What is cardiac arrest?

Cardiac Arrest
Cardiac arrest (CA) is a condition in which the heartbeat stops abruptly and unexpectedly. When this happens, blood stops flowing to the brain, the heart and the rest of the body, and the person collapses. The person will die unless they receive help immediately. A quick combination of CPR and defibrillation can save a life and optimise the person’s chances of returning to a normal life.

How to treat cardiac arrest – Chain of survival
There are six critical steps that can improve the chances for survival from cardiac arrest. These steps are called the "chain of survival".

  1. Early recognition – that a cardiac arrest has occurred – awareness and understanding the signs.
  2. Access to emergency services – dial 111.
  3. Early access to CPR – be ready to act.
  4. Early access to defibrillation – knowing the location and use of nearest AED.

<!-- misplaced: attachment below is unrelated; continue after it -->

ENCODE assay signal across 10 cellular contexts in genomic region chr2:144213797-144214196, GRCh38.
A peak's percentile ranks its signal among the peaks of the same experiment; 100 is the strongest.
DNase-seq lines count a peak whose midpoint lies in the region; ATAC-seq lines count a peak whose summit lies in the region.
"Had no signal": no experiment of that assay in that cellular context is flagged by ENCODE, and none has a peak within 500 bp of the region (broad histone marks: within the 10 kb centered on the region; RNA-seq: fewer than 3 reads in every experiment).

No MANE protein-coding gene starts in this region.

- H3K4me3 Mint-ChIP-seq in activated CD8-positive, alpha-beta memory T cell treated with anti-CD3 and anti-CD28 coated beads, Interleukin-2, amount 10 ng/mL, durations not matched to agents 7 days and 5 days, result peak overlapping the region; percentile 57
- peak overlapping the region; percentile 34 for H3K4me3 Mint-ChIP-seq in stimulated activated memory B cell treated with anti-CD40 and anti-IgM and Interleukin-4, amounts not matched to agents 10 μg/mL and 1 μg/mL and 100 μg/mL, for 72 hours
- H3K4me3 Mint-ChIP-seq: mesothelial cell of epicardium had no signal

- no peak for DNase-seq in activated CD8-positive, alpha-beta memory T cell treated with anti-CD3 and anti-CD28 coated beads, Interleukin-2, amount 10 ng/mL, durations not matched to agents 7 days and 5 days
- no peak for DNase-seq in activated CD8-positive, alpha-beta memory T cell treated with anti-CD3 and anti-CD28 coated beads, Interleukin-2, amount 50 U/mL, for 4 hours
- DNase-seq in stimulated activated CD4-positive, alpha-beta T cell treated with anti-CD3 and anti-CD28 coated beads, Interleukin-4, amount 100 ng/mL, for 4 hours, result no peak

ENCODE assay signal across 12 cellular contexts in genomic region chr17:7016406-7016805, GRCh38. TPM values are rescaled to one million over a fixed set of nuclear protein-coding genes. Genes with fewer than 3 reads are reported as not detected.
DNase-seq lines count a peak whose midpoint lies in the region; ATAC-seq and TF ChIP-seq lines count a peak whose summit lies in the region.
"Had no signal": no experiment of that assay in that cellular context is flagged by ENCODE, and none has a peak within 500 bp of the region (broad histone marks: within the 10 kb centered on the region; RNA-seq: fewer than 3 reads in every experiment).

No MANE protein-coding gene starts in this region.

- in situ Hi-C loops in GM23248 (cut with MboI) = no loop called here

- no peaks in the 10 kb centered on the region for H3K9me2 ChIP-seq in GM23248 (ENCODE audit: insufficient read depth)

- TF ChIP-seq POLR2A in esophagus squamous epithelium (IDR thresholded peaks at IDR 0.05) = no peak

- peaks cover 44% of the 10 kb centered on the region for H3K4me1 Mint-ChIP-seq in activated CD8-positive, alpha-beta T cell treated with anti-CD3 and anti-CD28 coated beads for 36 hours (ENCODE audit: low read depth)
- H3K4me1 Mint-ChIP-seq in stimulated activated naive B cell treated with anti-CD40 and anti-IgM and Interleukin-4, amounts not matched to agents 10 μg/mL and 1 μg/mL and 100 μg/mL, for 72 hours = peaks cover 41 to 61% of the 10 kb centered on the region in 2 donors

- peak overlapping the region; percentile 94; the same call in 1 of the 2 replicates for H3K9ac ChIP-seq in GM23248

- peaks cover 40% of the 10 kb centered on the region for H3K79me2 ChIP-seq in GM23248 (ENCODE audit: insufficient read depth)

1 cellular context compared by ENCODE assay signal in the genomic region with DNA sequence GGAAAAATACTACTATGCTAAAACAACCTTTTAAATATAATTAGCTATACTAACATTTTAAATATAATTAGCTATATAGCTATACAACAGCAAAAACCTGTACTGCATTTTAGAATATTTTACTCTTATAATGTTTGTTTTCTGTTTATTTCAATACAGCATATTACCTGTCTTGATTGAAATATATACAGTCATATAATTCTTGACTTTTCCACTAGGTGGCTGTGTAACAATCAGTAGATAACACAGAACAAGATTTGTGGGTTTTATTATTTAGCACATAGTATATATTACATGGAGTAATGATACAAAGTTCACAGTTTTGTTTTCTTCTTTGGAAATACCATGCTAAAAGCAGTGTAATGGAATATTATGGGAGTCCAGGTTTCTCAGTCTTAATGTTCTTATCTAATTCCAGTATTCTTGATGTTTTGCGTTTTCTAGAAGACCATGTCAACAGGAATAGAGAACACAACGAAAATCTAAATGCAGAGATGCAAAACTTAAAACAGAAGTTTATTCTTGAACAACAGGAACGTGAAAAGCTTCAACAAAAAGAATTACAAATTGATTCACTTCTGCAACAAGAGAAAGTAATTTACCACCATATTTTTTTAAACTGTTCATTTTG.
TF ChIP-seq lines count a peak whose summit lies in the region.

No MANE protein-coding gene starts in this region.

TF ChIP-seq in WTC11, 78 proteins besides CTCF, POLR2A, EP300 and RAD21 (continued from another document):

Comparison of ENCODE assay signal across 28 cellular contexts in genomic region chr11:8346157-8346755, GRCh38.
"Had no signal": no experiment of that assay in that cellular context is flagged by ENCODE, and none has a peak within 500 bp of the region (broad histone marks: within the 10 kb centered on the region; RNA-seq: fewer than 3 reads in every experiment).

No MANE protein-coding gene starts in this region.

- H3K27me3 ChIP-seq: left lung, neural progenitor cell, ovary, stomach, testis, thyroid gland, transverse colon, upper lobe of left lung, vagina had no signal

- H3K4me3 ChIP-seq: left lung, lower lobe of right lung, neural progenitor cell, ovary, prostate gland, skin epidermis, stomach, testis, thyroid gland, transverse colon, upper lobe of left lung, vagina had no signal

5. Advanced care – Ambulance services.
  6. Post Resuscitation treatment – in the hospital.

In addition to the chain of survival there are two other very important actions for improving survival from cardiac arrest.

  • Prevention – many cardiac arrests are preventable. The type of approach and lifestyle changes that you could implement to prevent a cardiac arrest will be based on the individual’s level of risk.
  • Having a sustainability plan – having an active plan to maintain and increase the numbers of people in the community trained and willing to act and to ensure AEDs are maintained.

CPR is a life saving skill when someone has stopped breathing or their heart has stopped. Although medical conditions, such as a severe heart attack, may lead to the heart or breathing stopping, a range of other things also cause this: drowning, electric shock, poisoning, overdose, stroke, serious injury.

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